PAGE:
So, the rubber ring. Once it is closed, the two tiny testicles obviously need to be in the 'ballbag' on the opposite side of the rubber ring to the rest of the lamb. But that is much easier said than done, for every time we approached those little balls just kept disappearing! We tried on three different boys, but each time without success and we didn't want to stress the poor little things too much. So we aborted the operation and called for help.
A while back I started up a Facebook group for our Smallholders Club and it has been absolutely brilliant. One message from Sue and, within an hour, we had four offers of help. Otherwise it would have meant an expensive visit from the vet. Every vet call out adds about a tenner to the price of each lamb.
And so it was that yesterday afternoon a fellow smallholder with more sheep-keeping experience than us arranged to come over and show us how to do the deed. This, as it happened, was very fortuitous given the current mastitis scare.
Firstly he showed us how to apply the rings to said area. It really was quite easy. Where we had been going wrong was in sitting the lambs on our lap. They needed to be held up by their front legs (not harmful atall) so that gravity made everything fall, so to speak.
Very quickly all five boys were done.
It was then time to turn our attention to that ewe. James turned her over and felt her udders. He knew how to get milk out - this is quite tricky with sheep and needs experience to acquire the knack - but one side of the udder was very hard and virtually no milk was coming out. He too thought it looked like mastitis, so we called the vet. We have to think about our costs, but at the end of the day the welfare of the animals comes first. Besides, losing a breeding ewe and having to bottle feed another lamb would not be cheap.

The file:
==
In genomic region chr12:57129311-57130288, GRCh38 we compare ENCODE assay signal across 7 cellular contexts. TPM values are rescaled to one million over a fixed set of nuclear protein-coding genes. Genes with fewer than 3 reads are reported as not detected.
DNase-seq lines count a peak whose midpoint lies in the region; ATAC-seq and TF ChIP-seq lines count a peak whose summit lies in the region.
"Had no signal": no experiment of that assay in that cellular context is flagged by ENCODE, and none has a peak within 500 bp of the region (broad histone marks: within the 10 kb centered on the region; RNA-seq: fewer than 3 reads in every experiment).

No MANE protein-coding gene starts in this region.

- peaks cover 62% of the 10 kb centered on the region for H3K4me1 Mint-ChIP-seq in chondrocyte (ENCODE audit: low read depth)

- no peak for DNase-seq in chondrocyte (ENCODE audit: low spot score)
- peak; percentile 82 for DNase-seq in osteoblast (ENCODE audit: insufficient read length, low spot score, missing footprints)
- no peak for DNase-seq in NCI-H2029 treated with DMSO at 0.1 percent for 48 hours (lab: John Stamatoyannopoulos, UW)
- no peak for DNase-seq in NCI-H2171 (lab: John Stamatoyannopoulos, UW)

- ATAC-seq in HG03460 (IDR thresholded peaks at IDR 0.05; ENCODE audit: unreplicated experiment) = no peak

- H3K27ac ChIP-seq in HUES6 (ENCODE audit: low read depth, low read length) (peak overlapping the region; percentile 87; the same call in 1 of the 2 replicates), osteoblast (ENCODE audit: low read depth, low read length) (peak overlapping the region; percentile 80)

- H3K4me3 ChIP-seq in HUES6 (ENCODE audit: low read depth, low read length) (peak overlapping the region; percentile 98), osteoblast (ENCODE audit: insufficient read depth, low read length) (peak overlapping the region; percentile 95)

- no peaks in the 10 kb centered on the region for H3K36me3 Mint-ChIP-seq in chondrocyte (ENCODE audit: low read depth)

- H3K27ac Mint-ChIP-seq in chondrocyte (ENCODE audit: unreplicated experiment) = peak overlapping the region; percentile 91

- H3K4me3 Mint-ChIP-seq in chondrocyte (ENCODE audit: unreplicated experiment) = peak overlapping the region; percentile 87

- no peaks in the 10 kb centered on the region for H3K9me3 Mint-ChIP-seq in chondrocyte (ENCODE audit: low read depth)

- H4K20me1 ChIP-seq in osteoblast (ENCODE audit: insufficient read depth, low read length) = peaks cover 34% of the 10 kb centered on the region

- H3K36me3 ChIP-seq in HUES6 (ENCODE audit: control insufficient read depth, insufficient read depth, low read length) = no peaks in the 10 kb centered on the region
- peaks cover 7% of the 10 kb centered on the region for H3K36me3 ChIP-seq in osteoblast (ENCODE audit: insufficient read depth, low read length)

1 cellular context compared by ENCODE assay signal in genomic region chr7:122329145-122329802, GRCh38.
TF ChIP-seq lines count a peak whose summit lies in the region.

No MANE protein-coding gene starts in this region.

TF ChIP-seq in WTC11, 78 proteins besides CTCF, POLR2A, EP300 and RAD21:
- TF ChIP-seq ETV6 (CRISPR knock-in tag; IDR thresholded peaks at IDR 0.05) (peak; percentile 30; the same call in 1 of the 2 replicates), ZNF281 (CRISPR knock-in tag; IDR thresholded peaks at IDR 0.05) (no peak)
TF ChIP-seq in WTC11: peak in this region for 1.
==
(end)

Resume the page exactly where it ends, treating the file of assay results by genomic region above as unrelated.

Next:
Today was not turning into a good day. The weather knew it, for yesterday's spring sunshine had been replaced by some decidedly heavy April showers. As we worked with the sheep it was, as Sue would say, stotting it down outside.
And when the vet came (a new vet who has just moved into the area, which is brilliant as our other vets are quite a distance away) it stotted it down again. Like Sue he came from the North-East and before I knew it they were talking clarts and yan tan tither - don't ask, I don't know.
The ewe, it turned out, did not have mastitis, but the vet was concerned about her hard udder and prescribed two injections of antibiotics just in case mastitis was developing. While he showed Sue how to administer this, I looked away! I don't do needles.
We showed the dead lamb to the vet and he confirmed that all looked healthy. Its stomach wasn't empty either. He informed us that deaths at three days old are quite unusual in lambs and that in all likelihood we had just been unlucky and that this was a "lie-on". You can work out what that means.
Everything else we had done was good. The pens, the straw, the feed. That poor little lamb had just got unlucky. We still need to keep an eye on the ewe and she needs another injection in a couple of days. Her lamb now gets a little supplementary milk from the bottle every time we feed Rameses. But hopefully all has turned out not too bad. All we need do now is await the vet's bill.
I've just returned from the stables after this morning's feed and I'm glad to say that all four ewes and all five ram lambs seem in good health. Later this week they will all be able to go outside and we've even been advised to try putting Rameses outside. Hopefully he will become a stealer - learning to grab a bit of milk here and there before the ewes notice. But I've a feeling he'll still be coming for his bottle feed for a while yet.
This morning the sky is clear and the blackbirds are singing again. I've been up since half past four and I'm hoping for a good day.
Last year the swallows returned on this date. The year before it was three days later. I'm watching the skies. If they make it back in the next three days they'll share the stables, just for a while, with the lambs.